In addition, the present invention is not limited to the above-described embodiments as they are, and can be embodied by modifying the constituent elements without departing from the scope of the invention in the implementation stage. Moreover, various inventions can be formed by appropriately combining a plurality of constituent elements disclosed in the above embodiments. For example, some components may be deleted from all the components shown in the embodiment. Furthermore, constituent elements over different embodiments may be appropriately combined.

  DESCRIPTION OF SYMBOLS 11 ... Memory device, 13 ... CPU, 14 ... ROM, 15 ... RAM, 16 ... Buffer, 18 ... NAND type flash memory, 19 ... SDIO, 20 ... Host, 21 ... Host controller, 22 ... CPU.

Claims (12)

  1. A nonvolatile semiconductor memory device;
    A control unit for controlling the nonvolatile semiconductor memory device;
    A memory as a work area connected to the control unit;
    An extended function unit controlled by the control unit;
    An extension register which is provided on the memory virtually or as hardware in the control unit and has a certain block length capable of defining the extension function of the extension function unit;
    The control unit processes a first command for reading the extension register in the unit of the fixed data length and a second command for writing the extension register in the unit of the unit of the data length,
    The extension register includes a first area , a second area different from the first area,
    The first area is an address indicating a position in the second area in which first information for specifying a type of the extended function and a controllable driver and second information for controlling the extended function are recorded. Record information and
    The first and second commands have, as arguments, an address field necessary for accessing data in one page of the extension register composed of the plurality of pages, and a length field indicating an effective data length,
    The values of the address fields of the first and second commands have first and second operation modes, respectively.
    The first operation mode of the first command is a read operation of reading data having a data length indicated by a length field from a position of an extension register indicated by the address field.
    The first operation mode of the second command is a write operation in which data having a data length indicated by a length field is written to the position of an extension register indicated by the address field, and the first and second commands In the second operation mode, a specific address indicated by the address field is interpreted as a data port of an extension register, and data is transferred to and from the extension function unit associated with the data port. Device .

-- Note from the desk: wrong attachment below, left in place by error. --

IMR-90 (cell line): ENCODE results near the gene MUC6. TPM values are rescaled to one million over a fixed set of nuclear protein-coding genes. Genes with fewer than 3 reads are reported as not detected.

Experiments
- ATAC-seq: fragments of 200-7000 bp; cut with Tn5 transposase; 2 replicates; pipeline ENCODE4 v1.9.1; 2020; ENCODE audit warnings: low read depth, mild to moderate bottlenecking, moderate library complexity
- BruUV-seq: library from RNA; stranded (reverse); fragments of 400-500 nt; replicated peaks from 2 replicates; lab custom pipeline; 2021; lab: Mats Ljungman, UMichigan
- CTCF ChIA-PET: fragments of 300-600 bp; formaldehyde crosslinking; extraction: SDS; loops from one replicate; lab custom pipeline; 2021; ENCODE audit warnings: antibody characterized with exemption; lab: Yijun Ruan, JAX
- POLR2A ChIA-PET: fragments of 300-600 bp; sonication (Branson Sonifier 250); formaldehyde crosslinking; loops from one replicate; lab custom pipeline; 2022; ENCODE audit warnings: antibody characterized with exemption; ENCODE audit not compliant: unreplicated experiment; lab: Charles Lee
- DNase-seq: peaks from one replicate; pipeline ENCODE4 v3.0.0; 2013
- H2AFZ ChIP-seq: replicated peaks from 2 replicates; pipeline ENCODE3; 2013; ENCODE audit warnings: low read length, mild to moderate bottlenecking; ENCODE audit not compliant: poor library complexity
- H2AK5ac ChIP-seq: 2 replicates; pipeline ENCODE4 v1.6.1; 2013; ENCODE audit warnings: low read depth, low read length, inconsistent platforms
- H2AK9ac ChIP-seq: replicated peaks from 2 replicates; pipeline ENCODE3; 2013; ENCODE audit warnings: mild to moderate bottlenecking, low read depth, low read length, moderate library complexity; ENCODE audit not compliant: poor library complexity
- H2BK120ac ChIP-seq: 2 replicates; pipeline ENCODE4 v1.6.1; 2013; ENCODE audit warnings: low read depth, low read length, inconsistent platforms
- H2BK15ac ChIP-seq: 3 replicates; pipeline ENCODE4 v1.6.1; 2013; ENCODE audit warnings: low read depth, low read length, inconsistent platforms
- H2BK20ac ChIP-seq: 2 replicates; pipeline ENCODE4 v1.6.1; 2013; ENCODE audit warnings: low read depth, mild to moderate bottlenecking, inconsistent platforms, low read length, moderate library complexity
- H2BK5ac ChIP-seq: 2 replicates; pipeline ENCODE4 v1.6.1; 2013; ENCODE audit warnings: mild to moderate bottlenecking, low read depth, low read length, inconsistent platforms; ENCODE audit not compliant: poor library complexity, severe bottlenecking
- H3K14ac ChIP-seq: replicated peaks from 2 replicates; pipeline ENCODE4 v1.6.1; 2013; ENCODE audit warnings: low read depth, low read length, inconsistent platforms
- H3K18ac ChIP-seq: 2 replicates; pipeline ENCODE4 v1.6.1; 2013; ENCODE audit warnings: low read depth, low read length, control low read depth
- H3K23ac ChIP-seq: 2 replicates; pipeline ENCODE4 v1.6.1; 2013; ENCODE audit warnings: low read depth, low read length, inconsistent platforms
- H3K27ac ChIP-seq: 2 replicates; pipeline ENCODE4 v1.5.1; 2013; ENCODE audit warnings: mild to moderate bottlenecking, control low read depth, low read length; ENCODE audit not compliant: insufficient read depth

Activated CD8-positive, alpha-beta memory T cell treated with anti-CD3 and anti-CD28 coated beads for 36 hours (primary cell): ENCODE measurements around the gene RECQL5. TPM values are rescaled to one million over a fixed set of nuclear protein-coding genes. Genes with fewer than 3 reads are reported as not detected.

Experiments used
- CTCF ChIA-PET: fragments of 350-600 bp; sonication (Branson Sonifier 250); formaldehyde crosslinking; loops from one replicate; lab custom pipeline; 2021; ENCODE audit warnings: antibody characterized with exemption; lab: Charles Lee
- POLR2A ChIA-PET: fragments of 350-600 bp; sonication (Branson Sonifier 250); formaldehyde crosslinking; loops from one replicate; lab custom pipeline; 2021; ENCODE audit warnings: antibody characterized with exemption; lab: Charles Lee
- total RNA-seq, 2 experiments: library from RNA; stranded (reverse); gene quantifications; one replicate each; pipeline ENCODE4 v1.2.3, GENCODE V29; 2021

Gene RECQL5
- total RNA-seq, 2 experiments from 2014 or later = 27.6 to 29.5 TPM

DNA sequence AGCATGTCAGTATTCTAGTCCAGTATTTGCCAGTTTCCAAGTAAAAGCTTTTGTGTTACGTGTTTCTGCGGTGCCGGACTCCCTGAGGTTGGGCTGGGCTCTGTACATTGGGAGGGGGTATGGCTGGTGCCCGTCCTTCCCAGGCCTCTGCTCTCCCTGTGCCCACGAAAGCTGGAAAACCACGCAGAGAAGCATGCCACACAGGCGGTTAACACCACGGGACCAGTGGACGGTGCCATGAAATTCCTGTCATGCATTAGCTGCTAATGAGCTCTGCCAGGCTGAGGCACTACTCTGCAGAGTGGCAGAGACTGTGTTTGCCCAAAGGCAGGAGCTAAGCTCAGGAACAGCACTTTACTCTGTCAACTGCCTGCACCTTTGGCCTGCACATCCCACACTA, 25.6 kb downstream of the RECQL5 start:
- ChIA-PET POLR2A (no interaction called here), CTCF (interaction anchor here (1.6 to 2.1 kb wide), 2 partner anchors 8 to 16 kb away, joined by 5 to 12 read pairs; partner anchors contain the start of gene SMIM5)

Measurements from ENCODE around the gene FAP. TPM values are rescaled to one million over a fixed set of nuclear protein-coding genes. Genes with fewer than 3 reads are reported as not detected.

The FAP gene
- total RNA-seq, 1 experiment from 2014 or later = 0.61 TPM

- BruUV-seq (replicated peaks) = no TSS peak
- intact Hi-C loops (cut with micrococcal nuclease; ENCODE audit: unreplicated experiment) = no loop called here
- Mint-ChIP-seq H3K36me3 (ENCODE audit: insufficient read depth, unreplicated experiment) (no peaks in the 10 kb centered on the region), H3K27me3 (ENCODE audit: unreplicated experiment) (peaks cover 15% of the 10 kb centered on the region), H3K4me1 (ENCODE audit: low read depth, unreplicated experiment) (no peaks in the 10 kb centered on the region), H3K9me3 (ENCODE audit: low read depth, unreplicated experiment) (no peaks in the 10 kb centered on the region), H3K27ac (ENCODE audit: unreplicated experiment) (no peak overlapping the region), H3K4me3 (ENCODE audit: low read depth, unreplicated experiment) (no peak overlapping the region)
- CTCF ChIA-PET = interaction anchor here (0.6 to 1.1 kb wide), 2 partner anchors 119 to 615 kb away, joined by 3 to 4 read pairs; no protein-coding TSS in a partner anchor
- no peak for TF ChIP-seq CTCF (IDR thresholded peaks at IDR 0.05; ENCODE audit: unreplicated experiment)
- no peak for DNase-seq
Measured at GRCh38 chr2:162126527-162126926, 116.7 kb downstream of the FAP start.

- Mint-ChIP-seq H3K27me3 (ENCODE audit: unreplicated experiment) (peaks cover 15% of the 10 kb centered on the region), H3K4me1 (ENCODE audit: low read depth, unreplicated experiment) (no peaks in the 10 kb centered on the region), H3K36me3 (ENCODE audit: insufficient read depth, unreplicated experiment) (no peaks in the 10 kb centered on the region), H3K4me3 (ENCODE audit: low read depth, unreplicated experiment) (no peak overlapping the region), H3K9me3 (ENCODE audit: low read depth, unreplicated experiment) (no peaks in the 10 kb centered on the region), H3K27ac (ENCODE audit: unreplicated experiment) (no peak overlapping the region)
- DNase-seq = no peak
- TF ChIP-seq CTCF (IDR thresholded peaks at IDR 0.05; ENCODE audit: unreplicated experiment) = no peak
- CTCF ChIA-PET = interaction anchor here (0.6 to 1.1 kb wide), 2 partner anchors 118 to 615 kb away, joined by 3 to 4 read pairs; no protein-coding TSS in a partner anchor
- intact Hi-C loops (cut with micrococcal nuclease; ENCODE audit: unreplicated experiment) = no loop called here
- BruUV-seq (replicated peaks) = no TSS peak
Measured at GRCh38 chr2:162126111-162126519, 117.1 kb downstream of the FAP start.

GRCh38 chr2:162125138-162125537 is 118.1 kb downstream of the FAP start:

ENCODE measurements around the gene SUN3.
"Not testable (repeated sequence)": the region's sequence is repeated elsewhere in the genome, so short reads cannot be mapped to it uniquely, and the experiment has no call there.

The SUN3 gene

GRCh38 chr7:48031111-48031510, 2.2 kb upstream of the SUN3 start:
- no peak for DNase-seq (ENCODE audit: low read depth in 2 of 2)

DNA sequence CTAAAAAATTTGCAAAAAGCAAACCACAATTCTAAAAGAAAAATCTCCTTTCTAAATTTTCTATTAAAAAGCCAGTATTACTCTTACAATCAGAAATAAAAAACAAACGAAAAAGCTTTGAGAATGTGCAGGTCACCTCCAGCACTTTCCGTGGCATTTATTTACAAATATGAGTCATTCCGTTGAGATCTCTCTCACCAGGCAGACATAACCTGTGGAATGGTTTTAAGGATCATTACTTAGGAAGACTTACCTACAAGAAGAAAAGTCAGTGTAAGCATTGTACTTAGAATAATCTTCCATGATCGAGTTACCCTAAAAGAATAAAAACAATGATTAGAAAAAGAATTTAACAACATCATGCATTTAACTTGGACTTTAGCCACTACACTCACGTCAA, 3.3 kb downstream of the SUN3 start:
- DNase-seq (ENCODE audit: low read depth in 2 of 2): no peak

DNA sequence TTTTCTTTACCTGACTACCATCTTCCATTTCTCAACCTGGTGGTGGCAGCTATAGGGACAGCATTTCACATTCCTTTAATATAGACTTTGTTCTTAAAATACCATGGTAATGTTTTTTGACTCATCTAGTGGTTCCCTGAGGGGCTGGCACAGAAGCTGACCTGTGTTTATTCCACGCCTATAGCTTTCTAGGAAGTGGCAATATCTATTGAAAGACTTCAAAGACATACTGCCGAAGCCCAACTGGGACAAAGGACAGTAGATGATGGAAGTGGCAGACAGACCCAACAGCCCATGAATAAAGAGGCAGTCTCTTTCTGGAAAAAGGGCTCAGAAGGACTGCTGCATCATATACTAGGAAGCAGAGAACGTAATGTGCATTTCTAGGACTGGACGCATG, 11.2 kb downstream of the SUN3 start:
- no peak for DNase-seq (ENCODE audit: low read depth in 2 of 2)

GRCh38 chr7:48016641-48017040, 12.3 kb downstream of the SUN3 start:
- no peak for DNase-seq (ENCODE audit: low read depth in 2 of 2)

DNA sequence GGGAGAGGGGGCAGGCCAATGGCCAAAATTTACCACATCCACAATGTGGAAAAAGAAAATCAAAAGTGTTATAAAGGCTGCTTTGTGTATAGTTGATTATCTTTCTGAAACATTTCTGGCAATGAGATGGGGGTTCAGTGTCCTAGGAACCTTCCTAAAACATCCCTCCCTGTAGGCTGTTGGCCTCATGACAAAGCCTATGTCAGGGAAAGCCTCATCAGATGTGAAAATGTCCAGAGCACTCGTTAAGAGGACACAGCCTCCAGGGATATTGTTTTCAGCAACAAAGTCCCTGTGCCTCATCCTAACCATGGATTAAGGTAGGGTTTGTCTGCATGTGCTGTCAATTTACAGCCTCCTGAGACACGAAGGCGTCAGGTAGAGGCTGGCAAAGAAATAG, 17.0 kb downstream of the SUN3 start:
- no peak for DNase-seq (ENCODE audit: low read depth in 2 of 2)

2. In the first operation mode of the first command, data arranged at a position in a specified page of the extension register is arranged to transfer the data from the head of a read data block, and the data Is specified by the address field, the length field indicates the effective data length from the read data block,
    In the first operation mode of the second command, the data transferred from the head of the write data block is written to the page of the extension register, and the head of the write position of the specified page of the extension register is the address The memory device according to claim 1 , wherein the memory device is specified by a field, and the data length is specified by a length field .
  3. The second command has a bit for selecting whether to perform mask write as an argument. When mask write is not performed, the length field indicates a valid write data length. When mask write is performed, the write data length is determined. becomes a fixed value, the length field indicates a mask information for selecting whether to retain the original data or written to bits, claim 1 mask information, characterized in that with the same length as the write data length The memory device described.
  4. A function controlled by a plurality of methods using an extension register set configured by a plurality of extension registers , the plurality of functions being controlled by a single extension register set;
    The function identification information in the first area includes command information for all functions and a plurality of pieces of information for clarifying the positions of the extension register sets in the second area. The memory device according to claim 1 .
  5. A third command as a read command that supports fixed block length and multiple block transfer, and a fourth command as a write command that supports fixed block length and multiple block transfer ,
    The third and fourth commands include an address field as an argument, data transfer is executed only when the address field specifies a data port of an extension register, and data length transfer is specified by the number of blocks. The memory device according to claim 1 .
  6. Generic information disposed in the first region of the extended register identifies function identification code for identifying the standard extensions, manufacturer identification information for identifying the manufacturer, the class extension The memory device according to claim 1 , wherein the general-purpose information is used as information for selecting a general-purpose driver or a dedicated driver.